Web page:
Chapter

The Presidentialization The Presidentialization of Portuguese Democracy?

Marina Costa Lobo

in The Presidentialization of Politics

Published in print March 2005 | ISBN: 9780199252015
Published online April 2005 | e-ISBN: 9780191602375 | DOI: http://dx.doi.org/10.1093/0199252017.003.0012

Series: Comparative Politics

The Presidentialization The Presidentialization of Portuguese Democracy?

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Analyses the extent to which Portuguese democracy has become presidentialized both politically and electorally. Several indicators are used to measure the growth of leadership autonomy within the party, namely, the election modes of leadership bodies; the control over candidate selection for the national parliament; the degree of autonomy to draw up the electoral programme; and the ability to decide on coalitions. Concerning the strengthening of leadership within government, the chapter explores data concerning the increase in Prime Minister’s resources. In this section, the enduring importance of senior party members within government is shown, which counters the presidentialization trend. Looking to the electoral face of presidentialization, evidence that points to the importance of leaders in the vote choice of the Portuguese electorate is presented.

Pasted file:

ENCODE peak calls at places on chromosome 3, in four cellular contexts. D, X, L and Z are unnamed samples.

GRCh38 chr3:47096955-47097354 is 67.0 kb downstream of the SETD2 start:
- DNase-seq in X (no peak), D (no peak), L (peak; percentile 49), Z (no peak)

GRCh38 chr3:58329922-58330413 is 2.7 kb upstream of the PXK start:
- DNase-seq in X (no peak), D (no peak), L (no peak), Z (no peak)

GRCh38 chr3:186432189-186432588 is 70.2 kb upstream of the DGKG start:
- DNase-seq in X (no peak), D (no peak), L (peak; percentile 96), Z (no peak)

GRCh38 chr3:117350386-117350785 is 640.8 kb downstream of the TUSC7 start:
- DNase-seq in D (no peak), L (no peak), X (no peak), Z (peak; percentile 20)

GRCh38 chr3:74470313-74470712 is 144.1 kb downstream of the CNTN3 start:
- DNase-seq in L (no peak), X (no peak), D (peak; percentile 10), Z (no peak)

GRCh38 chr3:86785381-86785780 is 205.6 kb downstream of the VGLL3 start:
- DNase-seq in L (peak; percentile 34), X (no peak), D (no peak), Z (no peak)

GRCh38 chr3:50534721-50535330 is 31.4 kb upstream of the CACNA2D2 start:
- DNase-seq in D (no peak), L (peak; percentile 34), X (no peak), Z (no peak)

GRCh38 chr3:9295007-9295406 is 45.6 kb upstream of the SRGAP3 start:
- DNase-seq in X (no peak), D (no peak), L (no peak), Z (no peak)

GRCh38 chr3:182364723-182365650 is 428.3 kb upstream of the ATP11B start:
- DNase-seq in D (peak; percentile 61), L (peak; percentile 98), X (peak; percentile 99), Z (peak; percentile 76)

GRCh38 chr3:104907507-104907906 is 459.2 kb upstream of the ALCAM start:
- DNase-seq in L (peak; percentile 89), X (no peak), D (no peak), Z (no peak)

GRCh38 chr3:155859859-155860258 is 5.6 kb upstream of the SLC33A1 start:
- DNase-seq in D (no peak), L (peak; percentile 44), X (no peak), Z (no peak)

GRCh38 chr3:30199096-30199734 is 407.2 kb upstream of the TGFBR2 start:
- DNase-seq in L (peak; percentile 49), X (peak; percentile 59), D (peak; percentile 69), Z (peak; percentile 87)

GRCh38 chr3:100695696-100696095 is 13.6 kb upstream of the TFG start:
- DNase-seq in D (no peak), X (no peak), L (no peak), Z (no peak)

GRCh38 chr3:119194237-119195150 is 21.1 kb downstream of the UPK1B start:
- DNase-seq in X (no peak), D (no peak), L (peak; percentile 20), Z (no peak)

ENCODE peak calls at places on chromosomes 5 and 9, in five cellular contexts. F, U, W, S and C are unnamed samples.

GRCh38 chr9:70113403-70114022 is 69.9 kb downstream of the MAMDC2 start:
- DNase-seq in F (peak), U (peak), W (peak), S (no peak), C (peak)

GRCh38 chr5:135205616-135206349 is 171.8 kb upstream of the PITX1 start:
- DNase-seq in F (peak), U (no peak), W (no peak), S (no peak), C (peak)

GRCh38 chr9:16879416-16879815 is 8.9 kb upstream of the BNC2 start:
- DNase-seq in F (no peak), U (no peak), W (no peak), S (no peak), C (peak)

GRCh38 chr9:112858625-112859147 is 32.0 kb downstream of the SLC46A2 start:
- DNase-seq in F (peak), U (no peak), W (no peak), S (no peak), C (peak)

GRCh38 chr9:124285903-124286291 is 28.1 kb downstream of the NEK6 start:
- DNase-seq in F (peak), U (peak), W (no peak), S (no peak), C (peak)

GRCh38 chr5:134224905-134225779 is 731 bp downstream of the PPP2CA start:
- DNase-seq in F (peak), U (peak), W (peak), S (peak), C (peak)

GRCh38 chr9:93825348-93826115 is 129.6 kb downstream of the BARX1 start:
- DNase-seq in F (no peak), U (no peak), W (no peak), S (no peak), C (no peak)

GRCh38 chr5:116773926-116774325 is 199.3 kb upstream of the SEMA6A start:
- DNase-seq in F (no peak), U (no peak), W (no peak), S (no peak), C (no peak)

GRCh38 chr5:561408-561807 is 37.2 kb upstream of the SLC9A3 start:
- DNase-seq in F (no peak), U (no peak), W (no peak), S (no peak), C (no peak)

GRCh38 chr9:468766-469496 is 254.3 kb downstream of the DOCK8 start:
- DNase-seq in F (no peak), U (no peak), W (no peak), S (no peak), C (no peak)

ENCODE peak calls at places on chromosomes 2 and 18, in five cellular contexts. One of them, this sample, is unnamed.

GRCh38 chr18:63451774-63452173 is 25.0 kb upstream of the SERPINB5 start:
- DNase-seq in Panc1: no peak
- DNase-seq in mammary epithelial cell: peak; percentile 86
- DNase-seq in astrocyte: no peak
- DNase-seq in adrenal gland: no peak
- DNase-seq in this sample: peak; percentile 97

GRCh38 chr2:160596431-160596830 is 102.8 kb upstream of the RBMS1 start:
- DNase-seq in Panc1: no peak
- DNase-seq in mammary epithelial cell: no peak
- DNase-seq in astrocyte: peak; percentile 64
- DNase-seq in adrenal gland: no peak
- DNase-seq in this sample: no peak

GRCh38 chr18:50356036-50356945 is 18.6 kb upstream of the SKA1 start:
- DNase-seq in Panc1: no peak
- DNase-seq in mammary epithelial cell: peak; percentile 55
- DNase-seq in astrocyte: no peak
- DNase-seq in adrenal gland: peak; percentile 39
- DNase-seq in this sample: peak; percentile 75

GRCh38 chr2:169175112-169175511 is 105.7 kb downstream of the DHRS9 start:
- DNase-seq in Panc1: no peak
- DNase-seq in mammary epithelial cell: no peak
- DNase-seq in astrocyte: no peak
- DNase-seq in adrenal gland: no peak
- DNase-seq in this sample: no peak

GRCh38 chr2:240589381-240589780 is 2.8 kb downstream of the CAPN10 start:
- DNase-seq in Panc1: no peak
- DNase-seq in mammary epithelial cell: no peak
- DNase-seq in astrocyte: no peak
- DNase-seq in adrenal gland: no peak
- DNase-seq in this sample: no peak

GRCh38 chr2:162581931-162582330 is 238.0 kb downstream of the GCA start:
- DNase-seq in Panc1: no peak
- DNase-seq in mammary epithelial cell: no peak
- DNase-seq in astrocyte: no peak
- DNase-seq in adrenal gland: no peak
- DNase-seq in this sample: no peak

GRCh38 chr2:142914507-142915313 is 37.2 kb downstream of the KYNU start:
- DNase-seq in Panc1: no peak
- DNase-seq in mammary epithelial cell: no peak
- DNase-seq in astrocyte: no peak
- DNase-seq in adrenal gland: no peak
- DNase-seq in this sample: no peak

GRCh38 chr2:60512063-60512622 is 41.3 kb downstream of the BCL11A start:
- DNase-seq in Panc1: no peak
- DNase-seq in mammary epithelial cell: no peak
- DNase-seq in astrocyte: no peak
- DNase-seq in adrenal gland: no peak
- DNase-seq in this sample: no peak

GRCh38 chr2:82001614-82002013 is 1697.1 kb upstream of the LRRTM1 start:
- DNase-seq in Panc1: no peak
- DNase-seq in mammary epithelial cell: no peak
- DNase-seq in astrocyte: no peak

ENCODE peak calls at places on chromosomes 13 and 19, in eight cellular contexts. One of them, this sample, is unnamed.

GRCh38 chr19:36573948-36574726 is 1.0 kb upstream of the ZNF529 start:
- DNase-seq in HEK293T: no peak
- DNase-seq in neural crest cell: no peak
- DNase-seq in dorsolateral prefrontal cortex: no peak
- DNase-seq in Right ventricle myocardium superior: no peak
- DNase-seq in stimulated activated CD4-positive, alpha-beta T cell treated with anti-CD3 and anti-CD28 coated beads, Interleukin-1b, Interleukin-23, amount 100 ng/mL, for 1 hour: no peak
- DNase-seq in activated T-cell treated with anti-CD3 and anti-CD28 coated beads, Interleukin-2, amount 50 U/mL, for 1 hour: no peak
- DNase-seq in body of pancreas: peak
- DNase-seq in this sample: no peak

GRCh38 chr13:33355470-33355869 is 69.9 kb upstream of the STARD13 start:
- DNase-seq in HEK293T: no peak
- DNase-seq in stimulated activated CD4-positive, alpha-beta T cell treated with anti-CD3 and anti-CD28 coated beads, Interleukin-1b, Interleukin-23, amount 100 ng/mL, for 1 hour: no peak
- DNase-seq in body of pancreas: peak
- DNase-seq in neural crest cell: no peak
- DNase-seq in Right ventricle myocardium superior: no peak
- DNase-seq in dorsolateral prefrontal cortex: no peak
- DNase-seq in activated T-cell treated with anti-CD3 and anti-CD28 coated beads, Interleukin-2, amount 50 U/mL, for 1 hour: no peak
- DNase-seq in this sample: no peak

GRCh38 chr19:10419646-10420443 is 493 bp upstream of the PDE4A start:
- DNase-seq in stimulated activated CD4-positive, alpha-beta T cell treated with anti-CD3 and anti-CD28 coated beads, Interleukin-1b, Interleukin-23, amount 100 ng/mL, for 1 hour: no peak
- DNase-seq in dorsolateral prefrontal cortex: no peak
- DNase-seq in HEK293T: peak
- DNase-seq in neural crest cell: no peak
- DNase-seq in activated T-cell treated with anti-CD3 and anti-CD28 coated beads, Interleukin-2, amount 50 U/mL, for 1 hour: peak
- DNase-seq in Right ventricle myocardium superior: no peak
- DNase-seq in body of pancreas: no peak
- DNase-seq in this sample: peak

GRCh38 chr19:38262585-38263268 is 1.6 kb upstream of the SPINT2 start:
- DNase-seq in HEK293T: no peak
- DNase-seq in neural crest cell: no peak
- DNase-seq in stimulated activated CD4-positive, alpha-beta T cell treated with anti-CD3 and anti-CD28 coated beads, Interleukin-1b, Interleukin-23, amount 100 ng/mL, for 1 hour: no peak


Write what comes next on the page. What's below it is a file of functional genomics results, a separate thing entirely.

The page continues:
Certain indicators point to greater autonomy and strength of the party leader/Prime Minister. The 1982 revision of the Constitution that circumscribed Presidential powers in ‘normal circumstances’ and the concentration of the vote in the two major parties, which has occurred since 1987, are important factors that explain the emergence of a stronger premier, and more candidate-centered electoral processes. Yet, the enduring semi-presidential nature of the regime, as well as the evidence of the importance of the party members within government, cautions against characterizing the Portuguese political system as having become fully presidentialized.

Keywords: government; party; Portugal; presidentialization; prime minister

Chapter.  8871 words. 

Subjects: Comparative Politics

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